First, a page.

Weaving the STRANDS of autonomous robotics

Posted by a.hay on 27 November 2014 - 10:00am

From left to right: Bruno Lacerda, Chris Burbridge and robot Bob.By Nick Hawes, Senior Lecturer in Intelligent Robotics at the School of Computer Science, University of Birmingham.

This article is part of our series: a day in the software life, in which we ask researchers from all disciplines to discuss the tools that make their research possible.

There is a great deal of excitement surrounding the use of robots in a variety of industries, from security and care to logistics and manufacturing.

These are not the robots of the past, who were static automatons confined to cages and empty factory floors, but interactive robots working alongside humans in everyday environments. However, to create robots that can cope in the real world in all its dynamic, unpredictable glory we must create systems which are wholly, or at least partially, autonomous.

That is to say, they can make decisions for themselves, from how to move a single vehicle around a moving obstacle, to planning how a fleet of other robots can work alongside humans in a production line. The need for automated systems to process sensor data and make decisions at short notice or in uncertain conditions has turned modern robotics into as much a software challenge as a hardware one.

Autonomous robots are fascinating, complex software systems. When designing and implementing a robot system you must plan for a wide range of eventualities, from low level control loops measured in tens of milliseconds, to long-term task plans covering hours and days of robot activity. A similar range must also be spanned, often in parallel, in terms of representations of the world and the rooms, objects and people within it.

I currently lead STRANDS, a European project that researches how to create and deploy mobile robots which use AI techniques to meet the challenges of operating in human environments, whilst also learning on the job as their lifetimes extend from hours to weeks and months. Prior to this I spent about six years leading teams working on other large projects, such as CoSy and COGX, where I created systems which integrated various forms of AI into robotic designs.

In terms of software stack, most autonomous robots are similar. You start with low level interfaces to talk to the hardware. These are usually provided by the manufacturer or based on a known protocol, sometimes reverse engineered by port sniffing, which often limits your freedom to innovate. On top of this, most robotics engineers work with some kind of component-based middleware to encourage language/platform interoperability, code reuse and sharing between projects, robots and teams. When I started out in robotics there was no standard choice of middleware, and many engineering-conscious groups, including my own, chose to build their own.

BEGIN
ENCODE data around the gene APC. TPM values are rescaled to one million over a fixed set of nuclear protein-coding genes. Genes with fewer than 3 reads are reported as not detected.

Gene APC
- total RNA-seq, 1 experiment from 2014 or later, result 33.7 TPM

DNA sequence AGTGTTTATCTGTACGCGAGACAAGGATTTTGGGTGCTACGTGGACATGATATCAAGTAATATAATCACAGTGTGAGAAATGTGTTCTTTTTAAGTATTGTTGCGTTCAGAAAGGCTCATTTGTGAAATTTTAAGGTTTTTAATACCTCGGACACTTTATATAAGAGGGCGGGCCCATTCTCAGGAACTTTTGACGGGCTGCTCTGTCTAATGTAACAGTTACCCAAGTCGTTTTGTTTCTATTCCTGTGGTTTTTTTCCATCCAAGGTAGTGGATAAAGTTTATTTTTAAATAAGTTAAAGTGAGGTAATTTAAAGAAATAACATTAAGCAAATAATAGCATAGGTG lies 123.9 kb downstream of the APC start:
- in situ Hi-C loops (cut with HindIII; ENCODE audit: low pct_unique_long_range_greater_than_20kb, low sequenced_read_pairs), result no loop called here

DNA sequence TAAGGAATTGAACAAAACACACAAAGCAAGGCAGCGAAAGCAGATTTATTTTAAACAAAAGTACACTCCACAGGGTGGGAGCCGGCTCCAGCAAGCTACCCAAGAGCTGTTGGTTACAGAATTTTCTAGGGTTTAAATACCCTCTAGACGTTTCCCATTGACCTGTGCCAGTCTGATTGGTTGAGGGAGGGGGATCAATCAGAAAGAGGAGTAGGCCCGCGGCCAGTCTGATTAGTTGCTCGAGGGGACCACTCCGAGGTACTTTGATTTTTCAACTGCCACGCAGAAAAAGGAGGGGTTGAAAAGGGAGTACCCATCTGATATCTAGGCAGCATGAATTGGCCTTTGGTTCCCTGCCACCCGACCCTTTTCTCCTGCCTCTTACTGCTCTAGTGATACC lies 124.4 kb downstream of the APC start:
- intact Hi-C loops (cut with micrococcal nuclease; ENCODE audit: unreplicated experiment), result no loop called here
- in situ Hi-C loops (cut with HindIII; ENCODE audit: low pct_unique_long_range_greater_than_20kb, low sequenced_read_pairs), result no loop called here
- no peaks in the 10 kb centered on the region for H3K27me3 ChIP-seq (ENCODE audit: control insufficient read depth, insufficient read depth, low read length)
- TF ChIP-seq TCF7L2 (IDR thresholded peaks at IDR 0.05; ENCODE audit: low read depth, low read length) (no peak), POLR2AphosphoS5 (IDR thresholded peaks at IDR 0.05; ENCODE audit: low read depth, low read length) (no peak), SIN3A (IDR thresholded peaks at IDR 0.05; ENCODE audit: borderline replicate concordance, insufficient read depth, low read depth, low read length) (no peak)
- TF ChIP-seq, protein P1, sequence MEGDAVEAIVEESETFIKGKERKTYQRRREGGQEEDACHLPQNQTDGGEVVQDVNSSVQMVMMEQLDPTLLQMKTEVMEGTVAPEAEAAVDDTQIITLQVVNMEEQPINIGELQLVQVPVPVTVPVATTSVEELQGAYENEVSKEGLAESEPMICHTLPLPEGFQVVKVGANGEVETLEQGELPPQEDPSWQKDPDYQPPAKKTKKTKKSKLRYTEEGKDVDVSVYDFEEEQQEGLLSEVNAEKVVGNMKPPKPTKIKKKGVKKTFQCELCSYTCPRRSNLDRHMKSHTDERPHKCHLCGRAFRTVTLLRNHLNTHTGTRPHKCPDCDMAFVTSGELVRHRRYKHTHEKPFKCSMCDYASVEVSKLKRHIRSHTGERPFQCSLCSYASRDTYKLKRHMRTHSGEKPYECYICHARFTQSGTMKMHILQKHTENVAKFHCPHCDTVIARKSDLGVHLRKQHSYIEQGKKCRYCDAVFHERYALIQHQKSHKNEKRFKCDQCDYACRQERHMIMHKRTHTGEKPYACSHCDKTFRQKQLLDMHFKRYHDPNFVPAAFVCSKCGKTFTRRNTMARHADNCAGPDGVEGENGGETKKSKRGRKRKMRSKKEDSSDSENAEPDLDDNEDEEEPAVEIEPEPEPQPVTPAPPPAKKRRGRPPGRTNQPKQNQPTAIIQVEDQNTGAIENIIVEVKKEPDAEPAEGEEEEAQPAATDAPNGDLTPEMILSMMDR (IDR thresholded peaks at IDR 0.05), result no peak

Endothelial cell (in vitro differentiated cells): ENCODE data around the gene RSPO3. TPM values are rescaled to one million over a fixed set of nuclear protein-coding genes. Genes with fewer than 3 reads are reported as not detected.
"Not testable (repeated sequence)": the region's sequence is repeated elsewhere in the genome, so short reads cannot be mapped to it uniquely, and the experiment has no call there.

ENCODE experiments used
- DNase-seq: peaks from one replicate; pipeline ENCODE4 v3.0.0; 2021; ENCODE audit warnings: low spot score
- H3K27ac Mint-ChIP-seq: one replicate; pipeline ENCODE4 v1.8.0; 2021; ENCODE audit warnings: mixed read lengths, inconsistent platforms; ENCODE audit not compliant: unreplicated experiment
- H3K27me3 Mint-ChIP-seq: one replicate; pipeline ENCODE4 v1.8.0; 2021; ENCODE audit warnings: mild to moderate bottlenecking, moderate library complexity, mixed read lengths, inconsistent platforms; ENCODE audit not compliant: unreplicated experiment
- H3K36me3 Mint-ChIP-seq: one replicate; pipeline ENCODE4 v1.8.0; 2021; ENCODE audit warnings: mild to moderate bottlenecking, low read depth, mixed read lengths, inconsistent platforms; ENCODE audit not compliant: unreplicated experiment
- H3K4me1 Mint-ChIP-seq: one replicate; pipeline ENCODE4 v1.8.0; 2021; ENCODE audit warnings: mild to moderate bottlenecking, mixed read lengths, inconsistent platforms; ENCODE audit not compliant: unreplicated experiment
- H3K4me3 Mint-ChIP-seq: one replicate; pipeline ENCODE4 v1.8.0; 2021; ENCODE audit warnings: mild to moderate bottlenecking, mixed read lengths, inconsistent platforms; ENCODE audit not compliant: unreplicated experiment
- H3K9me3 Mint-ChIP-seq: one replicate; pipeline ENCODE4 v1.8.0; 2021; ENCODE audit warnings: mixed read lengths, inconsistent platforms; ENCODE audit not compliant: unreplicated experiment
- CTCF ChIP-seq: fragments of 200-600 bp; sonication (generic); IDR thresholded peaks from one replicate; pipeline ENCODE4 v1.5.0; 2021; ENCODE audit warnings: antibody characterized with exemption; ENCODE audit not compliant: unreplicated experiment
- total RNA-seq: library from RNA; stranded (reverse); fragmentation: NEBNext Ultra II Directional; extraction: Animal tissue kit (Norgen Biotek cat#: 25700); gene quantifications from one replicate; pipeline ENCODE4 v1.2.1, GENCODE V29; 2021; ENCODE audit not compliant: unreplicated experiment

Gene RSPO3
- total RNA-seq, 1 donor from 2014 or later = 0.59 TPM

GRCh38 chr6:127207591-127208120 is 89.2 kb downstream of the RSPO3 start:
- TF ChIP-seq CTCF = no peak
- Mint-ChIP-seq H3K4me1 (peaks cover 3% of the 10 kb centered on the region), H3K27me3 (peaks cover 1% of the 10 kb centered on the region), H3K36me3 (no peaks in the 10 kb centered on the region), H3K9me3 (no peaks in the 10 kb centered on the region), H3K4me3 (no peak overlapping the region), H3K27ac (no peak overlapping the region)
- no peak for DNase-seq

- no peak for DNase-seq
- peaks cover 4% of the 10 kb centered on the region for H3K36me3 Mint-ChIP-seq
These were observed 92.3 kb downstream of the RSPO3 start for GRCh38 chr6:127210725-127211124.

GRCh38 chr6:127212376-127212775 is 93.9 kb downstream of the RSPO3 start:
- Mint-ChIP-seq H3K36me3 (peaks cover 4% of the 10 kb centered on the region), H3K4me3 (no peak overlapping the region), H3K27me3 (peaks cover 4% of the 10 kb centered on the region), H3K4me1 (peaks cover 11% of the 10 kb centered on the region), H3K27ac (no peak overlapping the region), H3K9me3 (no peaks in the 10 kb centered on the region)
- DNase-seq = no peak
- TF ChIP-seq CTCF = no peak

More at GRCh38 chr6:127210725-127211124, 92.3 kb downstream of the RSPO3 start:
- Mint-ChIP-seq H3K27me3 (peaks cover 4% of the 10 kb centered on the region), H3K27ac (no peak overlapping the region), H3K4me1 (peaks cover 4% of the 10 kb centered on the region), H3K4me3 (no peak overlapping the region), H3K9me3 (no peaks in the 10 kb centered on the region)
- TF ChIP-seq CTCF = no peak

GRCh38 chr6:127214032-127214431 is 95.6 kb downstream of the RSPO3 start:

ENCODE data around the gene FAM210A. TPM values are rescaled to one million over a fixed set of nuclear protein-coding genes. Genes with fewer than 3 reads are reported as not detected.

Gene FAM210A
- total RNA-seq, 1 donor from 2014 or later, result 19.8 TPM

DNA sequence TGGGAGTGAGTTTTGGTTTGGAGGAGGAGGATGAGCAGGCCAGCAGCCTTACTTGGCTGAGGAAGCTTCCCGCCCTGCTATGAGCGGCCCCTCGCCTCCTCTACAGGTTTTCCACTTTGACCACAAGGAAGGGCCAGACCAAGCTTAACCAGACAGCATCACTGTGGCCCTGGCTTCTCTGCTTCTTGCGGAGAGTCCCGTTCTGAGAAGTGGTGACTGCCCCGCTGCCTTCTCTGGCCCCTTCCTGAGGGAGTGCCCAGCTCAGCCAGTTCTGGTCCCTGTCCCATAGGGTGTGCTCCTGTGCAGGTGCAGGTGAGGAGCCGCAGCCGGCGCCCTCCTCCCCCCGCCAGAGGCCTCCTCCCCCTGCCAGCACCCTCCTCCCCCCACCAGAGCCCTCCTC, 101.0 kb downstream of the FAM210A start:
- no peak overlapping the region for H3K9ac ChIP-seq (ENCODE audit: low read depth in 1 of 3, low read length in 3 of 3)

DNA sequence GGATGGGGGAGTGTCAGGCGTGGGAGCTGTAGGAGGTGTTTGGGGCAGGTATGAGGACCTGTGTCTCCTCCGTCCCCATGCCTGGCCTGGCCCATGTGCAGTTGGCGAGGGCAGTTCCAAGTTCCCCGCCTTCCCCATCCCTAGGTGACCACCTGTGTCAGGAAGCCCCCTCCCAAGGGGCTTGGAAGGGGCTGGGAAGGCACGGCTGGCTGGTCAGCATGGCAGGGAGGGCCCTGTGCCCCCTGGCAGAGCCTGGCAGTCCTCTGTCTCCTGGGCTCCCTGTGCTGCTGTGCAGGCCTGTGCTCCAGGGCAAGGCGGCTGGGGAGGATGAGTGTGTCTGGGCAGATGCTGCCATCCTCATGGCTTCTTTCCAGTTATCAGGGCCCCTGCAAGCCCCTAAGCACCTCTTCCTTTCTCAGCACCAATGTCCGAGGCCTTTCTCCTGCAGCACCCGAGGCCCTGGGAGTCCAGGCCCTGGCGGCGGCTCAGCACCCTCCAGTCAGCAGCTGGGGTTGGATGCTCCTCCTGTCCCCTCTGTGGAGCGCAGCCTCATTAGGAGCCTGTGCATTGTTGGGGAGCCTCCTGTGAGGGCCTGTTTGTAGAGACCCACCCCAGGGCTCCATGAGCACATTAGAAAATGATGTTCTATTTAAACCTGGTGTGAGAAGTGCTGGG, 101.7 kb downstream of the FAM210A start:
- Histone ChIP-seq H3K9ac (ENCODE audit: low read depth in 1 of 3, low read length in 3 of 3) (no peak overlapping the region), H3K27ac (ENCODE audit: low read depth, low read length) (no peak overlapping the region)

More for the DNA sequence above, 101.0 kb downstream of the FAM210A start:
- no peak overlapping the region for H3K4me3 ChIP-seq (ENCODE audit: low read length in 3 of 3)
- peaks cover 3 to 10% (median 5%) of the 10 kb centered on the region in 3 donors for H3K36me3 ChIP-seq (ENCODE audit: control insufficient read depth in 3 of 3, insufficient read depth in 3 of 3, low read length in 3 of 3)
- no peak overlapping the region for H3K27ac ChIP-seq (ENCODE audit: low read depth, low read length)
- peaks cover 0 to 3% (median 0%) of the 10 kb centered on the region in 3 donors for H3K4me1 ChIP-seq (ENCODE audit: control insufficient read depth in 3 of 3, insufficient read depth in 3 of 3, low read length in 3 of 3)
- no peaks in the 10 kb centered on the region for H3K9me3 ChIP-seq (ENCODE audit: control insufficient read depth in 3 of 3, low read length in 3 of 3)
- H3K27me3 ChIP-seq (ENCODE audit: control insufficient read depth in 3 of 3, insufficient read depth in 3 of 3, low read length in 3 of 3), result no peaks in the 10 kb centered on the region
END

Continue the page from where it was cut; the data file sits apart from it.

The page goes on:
Thankfully those dark days are past, and now ROS is, for better or worse, the dominant choice in the robotics community. This development has been hugely important for the community, as it is now possible to create a highly functional robot system with very little investment, except to overcome a rather challenging learning curve.

Indeed, without the de facto standardisation provided by ROS, the field or robotics would have made much less progress in recent years. The fact that ROS is open source is also crucial to many of its users, and it encourages many to re-share their own work, as we are doing in STRANDS, which benefits the community once again.

When developing autonomous robot software systems, I always find the largest problem to be integration in its many forms. While we work with many talented scientists and engineers who are able to produce good software components, the process of integrating these components into full systems is always more challenging and time consuming than you might expect.

When plugging components together you always find that things behave differently, typically when inputs are not the sanitised, predictable ones you give your component when testing, and this is exacerbated when running on machines under the heavy load that only occurs when multiple components are put together for real, which is something that typically only a few team members will actually do.

However, there is also a huge social integration needed in this process. Collaborators must understand the capabilities, or lack thereof, of the components before and after theirs in an architecture, and how this affects the performance of the system overall. Integrators must also have some knowledge of the science and engineering underlying each component to ensure they are deployed correctly in a wider architecture. It is this complexity, and the breadth, rather than depth, of skills required that has always excited me and still does.

In addition to the above issues, the fact that a robot is a software system embodied in the real world also provides challenges of its own. You can never fully predict how sensors and motors will perform, and the range of inputs your system will be faced with, and over what time periods. No matter how good simulator platforms get, and the one we prefer, MORSE, is pretty good indeed, you can never capture all the dynamics and uncertainty that exist in the real world on your chosen hardware platform.

So, my wish list for future software development is a simulator that really can mimic reality as experienced by a robot, including what we term as inquisitive passers-by, and, crucially, do this fast enough for us to see how our systems perform over days of deployment in hours of real time.

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